As I've mentioned before, sometime around the beginning of July I started to read The Life of Saint Teresa of Avila by Herself, for the second time. I only read about three or four pages every morning, and yesterday, on the eve of her feastday, I finally finished. And did I go to Mass today to celebrate her feast and my completion of the book? I did not, because I didn't even remember it was her feastday until I saw it mentioned on Facebook just now--another opportunity wasted.
This morning, I felt somewhat at a loss. St. Teresa has been my morning companion for so long now that I felt bereft without her. I'm almost tempted to start reading the book over again. It's a great introduction to Teresa and I found it much less daunting than Interior Castle. I'm looking forward to reading the latter sometime soon, but I think that first I will re-read Fire Within: St. Teresa of Avila, St. John of the Cross, and the Gospel--On Prayer by Fr. Thomas Dubay. It's been quite some time since I read that, but I remember it as being very good.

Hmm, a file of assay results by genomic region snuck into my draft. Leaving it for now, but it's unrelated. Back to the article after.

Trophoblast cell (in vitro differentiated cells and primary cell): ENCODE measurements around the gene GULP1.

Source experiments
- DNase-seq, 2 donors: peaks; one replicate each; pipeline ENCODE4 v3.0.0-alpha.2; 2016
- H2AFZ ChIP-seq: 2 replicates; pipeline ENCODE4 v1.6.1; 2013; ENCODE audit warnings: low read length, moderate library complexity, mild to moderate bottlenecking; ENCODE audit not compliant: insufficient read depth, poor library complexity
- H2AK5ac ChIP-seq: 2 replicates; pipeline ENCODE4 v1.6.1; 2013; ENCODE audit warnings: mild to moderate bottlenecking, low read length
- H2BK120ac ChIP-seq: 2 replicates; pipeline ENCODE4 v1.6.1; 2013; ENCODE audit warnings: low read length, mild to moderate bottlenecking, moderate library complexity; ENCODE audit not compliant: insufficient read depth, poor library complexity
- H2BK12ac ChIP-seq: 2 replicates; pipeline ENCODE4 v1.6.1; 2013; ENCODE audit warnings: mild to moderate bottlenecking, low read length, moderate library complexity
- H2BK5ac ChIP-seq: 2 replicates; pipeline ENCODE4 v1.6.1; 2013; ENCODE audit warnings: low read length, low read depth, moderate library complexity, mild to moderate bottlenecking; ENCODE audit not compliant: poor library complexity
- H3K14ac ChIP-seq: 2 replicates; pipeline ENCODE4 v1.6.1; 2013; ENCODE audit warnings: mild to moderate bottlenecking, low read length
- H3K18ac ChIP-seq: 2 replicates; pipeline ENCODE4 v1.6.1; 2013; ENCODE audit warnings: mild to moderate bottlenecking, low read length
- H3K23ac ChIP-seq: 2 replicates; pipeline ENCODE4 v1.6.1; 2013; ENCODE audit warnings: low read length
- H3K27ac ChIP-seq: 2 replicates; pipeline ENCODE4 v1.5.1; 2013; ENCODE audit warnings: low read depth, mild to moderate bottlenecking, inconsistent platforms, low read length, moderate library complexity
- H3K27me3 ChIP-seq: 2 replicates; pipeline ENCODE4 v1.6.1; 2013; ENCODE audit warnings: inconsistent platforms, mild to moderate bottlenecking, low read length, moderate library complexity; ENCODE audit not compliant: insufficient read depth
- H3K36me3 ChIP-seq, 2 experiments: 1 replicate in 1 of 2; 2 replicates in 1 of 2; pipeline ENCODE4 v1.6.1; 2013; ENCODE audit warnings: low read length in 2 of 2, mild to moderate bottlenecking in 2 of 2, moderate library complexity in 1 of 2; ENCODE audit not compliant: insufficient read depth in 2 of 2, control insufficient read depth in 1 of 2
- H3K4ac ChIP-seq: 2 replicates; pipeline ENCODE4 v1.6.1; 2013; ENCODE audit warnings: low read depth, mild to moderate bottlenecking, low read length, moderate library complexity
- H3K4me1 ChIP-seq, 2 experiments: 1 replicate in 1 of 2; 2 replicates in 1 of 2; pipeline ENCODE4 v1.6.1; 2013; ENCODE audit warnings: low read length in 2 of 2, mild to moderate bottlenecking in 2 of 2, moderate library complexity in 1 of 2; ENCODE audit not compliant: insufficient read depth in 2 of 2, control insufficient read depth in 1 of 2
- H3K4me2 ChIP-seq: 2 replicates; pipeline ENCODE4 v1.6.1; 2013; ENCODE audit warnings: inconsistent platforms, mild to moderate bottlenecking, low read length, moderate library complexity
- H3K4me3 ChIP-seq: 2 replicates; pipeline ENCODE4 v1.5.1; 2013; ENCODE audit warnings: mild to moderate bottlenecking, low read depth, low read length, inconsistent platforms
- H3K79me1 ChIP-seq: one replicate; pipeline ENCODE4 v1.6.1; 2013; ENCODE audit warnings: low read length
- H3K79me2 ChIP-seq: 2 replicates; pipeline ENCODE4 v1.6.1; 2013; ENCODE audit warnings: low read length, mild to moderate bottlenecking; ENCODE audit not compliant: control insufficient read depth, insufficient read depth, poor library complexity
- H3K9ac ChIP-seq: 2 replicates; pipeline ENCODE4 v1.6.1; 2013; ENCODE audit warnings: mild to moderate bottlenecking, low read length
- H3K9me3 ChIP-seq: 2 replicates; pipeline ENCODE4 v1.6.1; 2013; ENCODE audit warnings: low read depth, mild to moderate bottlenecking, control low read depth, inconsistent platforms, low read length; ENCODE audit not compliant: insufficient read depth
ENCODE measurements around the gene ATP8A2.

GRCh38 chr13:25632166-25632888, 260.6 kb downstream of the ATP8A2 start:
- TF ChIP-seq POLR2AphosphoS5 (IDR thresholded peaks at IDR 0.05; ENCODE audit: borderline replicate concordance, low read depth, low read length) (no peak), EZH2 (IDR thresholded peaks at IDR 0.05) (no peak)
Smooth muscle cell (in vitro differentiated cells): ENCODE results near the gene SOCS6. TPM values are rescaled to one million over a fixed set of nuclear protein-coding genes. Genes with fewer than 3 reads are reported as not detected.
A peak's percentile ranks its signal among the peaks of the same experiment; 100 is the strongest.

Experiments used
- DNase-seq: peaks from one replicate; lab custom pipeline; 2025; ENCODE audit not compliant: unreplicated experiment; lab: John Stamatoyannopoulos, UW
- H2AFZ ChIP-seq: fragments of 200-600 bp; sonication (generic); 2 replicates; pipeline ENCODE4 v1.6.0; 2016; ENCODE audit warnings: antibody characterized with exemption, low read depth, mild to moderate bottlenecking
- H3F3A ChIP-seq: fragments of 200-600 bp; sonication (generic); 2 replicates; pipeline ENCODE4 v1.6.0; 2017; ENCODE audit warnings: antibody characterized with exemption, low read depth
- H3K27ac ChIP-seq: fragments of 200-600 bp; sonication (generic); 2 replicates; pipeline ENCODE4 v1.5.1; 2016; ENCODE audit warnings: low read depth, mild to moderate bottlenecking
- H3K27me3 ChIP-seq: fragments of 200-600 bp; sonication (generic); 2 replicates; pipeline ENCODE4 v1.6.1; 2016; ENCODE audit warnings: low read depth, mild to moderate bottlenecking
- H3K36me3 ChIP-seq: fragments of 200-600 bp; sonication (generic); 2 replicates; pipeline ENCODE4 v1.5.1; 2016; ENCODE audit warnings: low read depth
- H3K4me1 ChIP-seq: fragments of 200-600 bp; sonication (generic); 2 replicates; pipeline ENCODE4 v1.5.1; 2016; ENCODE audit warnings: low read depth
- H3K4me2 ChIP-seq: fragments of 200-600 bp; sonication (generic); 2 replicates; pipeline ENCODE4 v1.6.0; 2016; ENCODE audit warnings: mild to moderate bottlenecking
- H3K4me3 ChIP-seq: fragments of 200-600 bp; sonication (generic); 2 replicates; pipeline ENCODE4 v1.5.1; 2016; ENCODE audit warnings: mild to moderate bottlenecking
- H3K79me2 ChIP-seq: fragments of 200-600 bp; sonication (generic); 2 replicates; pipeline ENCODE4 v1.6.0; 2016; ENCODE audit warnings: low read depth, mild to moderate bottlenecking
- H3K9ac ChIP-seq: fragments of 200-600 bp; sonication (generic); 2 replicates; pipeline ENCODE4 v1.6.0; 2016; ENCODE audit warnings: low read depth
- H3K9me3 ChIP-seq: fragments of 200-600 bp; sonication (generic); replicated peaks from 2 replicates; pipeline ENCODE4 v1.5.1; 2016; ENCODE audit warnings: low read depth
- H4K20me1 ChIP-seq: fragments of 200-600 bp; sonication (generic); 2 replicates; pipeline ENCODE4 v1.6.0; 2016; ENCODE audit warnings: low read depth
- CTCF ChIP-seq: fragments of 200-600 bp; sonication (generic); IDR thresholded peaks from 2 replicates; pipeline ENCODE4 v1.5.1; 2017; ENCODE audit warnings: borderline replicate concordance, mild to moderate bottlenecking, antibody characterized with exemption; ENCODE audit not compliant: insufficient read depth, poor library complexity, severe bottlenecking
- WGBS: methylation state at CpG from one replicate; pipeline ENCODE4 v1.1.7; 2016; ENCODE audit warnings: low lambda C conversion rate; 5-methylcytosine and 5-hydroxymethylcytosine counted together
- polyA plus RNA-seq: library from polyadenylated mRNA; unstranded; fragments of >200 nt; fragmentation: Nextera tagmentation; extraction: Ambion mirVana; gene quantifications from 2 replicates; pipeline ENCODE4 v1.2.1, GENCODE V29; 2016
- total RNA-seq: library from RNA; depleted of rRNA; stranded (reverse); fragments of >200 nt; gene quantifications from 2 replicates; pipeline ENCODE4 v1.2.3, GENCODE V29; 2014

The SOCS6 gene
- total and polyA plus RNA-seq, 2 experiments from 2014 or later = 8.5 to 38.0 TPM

Back in my charismatic days, I remember people telling me that St. Teresa warned against visions and the like, so I was surprised to find that this was not so at all--at least not in her autobiography. In fact, she describes three different kinds of visions in detail, and she does so at least partially so that we will recognize them when we experience them. The first is just a sensing of the presence of Jesus or whoever else might be manifesting himself to her at the moment. There really isn't any "vision" involved in this. Then there are visions which one sees in one's imagination, and finally, there are times when the vision appears in a sensible way.
Years ago, we attended The Heart of Spain exhibit at the Alexandria Museum of Art. It was the most magnificent exhibit I have ever seen, indeed, it was more like a spiritual experience than an art exhibit. There were two amazing images of St. Teresa there. One was The Communion of St. Teresa, which was a thousand times more beautiful than you can tell from this website, and huge--about 8' x 8'. The other was a larger-than-life carving of St. Teresa from the waist up in pretty much the same position as shown in the above picture, except that her arms were raised higher. It must have been about 1.5 times life-size. It made me feel as if I was being confronted with her overwhelming personality.
Well, this has been a rambling sort of a post, but I wanted to write something in honor of St. Teresa before the day passed. I'll close with her prayer, which I love, and which has stood me in good stead in many troubled times.
Let nothing disturb thee.
Let nothing afright thee.
All things are passing.
God never changes.
Patient endurance attains to all things.
Whom God possesses in nothing is lacking.
God never changes.